By ccbu. Kitchen. At Thursday, December 21st 2017, 05:45:39 AM.
If you've been involved in designing or building a new kitchen in the past 20 years, you've probably heard the terms 'unfitted kitchens' or 'kitchen workstations' or simply 'kitchen furniture'. These terms don't refer to a dinette set, but rather to a completely different way of organizing a kitchen by using a few specially designed pieces of furniture instead of installing continuous lines of cabinetry and countertops. For some people, a 'furnished' kitchen is an intriguing idea, but others might say \"Why bother fixing something that ain't broke?\"
In fact, in medieval ages, peasants did not have their own kitchens. Public kitchens were used and only the rich or wealthy had their own kitchen, usually with a cook. It is a world so far removed from our modern way of life, and so fascinating. Cooking was mostly done over an open fire and was obviously a much lengthier and harder process than we are used to today. Fires were used to keep warm and to cook and food was obviously very basic. But even our earliest ancestors enjoyed sharing a meal with others and it has always been considered a social event, even in the early days of mankind.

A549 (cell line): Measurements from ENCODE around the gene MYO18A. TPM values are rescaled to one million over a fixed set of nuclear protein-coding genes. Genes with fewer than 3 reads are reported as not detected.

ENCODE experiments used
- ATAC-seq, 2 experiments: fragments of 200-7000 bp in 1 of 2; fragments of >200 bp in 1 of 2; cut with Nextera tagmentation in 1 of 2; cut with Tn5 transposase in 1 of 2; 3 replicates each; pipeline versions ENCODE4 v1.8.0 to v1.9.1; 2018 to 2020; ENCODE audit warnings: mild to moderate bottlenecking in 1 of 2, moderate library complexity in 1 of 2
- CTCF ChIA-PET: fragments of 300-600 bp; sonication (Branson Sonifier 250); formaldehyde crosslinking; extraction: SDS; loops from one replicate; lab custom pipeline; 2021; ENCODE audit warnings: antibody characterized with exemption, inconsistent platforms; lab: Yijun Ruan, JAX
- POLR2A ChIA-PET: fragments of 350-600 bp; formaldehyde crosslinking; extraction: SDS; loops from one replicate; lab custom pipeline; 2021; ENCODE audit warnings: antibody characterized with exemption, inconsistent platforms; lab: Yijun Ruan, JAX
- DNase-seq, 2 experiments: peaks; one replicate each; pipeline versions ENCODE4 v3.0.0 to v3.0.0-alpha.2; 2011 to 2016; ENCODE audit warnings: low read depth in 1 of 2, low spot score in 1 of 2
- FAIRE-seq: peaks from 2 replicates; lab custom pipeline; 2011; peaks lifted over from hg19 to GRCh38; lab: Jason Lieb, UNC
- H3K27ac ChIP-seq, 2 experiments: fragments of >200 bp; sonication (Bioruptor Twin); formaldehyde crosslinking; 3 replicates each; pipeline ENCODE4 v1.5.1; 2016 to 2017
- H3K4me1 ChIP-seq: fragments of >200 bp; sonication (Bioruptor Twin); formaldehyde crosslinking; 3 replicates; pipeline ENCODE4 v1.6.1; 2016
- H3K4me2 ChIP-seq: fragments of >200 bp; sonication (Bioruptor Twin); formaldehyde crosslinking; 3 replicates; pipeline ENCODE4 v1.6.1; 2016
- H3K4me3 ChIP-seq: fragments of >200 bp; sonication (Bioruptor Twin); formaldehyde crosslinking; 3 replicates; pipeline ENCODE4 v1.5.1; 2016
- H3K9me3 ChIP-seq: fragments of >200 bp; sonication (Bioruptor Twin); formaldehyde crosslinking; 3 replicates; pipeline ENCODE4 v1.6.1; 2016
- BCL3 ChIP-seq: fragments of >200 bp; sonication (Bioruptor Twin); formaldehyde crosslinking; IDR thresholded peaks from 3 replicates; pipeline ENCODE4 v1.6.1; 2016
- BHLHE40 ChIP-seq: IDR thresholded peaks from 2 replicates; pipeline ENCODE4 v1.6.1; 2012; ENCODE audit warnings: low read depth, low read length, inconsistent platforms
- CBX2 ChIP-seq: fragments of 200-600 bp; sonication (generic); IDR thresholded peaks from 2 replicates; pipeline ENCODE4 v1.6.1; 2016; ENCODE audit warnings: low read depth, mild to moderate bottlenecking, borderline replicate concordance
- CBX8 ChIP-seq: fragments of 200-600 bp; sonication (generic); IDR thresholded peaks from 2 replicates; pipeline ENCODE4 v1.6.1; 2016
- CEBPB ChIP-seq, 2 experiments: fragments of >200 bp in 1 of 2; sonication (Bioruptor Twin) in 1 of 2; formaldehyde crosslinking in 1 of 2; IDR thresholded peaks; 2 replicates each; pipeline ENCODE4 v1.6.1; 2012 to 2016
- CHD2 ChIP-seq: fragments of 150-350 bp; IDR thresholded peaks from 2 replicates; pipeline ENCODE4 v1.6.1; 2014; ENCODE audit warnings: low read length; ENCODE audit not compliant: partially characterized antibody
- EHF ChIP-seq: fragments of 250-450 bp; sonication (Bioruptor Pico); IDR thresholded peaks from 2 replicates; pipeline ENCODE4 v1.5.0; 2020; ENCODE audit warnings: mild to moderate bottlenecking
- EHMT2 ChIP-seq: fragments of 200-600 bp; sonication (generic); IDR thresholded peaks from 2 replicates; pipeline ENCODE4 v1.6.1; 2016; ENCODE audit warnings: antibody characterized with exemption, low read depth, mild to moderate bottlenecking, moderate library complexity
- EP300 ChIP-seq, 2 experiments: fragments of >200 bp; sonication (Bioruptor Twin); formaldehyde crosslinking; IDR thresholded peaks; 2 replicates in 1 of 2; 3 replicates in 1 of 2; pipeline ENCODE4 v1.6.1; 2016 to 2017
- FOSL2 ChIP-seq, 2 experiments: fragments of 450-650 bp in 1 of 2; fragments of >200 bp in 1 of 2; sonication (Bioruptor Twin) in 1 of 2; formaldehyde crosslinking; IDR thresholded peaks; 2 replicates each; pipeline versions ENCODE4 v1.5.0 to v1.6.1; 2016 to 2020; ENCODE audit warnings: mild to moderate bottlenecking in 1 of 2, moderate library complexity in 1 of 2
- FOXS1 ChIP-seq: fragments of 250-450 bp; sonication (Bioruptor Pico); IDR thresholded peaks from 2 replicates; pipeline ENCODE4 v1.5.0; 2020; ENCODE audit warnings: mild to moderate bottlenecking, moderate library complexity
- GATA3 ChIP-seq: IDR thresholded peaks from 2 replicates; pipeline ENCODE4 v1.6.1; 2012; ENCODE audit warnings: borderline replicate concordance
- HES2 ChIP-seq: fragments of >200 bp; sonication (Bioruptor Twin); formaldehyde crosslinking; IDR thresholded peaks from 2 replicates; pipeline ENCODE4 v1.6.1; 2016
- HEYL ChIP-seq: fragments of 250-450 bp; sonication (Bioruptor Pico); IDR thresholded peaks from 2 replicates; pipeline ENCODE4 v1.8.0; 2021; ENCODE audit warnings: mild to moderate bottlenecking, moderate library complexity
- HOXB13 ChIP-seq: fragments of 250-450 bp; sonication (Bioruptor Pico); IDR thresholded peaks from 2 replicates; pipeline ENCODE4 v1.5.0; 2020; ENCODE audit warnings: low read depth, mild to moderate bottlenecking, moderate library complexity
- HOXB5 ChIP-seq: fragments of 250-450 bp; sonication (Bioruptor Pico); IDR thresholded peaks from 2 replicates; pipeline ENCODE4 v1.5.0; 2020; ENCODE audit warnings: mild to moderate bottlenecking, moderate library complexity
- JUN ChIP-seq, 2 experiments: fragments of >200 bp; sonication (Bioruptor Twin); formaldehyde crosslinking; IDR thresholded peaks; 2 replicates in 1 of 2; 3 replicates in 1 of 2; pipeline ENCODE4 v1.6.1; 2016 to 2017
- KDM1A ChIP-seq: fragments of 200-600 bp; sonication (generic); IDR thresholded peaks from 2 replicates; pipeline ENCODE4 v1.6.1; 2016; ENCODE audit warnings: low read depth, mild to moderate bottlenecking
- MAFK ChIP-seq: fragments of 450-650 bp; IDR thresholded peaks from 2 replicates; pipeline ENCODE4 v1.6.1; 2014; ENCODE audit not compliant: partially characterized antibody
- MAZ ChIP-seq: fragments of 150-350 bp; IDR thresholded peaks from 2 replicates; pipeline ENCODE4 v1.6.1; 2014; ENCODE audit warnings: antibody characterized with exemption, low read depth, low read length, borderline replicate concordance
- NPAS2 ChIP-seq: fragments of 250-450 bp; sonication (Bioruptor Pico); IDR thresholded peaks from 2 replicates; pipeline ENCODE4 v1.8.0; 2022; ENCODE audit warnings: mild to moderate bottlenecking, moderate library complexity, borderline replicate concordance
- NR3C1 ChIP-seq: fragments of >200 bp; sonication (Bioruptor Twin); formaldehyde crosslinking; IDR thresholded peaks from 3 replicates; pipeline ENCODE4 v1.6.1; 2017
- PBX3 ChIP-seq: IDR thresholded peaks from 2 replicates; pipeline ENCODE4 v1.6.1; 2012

Rustic or country style kitchens use tiles to complete the overall look and feel of the room. Rustic tiles tend to be matt, neutral colours. Matt tiles have a more natural feel to them, as they absorb light in the room like stone in the natural world does. The edges of tiles may be rounded or wavy. Rustic charm encourages wholesome feelings and a friendly, welcoming atmosphere. A combination of tile colours can add to the feeling of the room, such as warm orange, muted gold, beige, almond, olive and sage greens and cappuccino brown. Rustic tiles will match kitchen cupboards that are white or cream panelled or wooden, work tops that are butchers block would also suit a country style.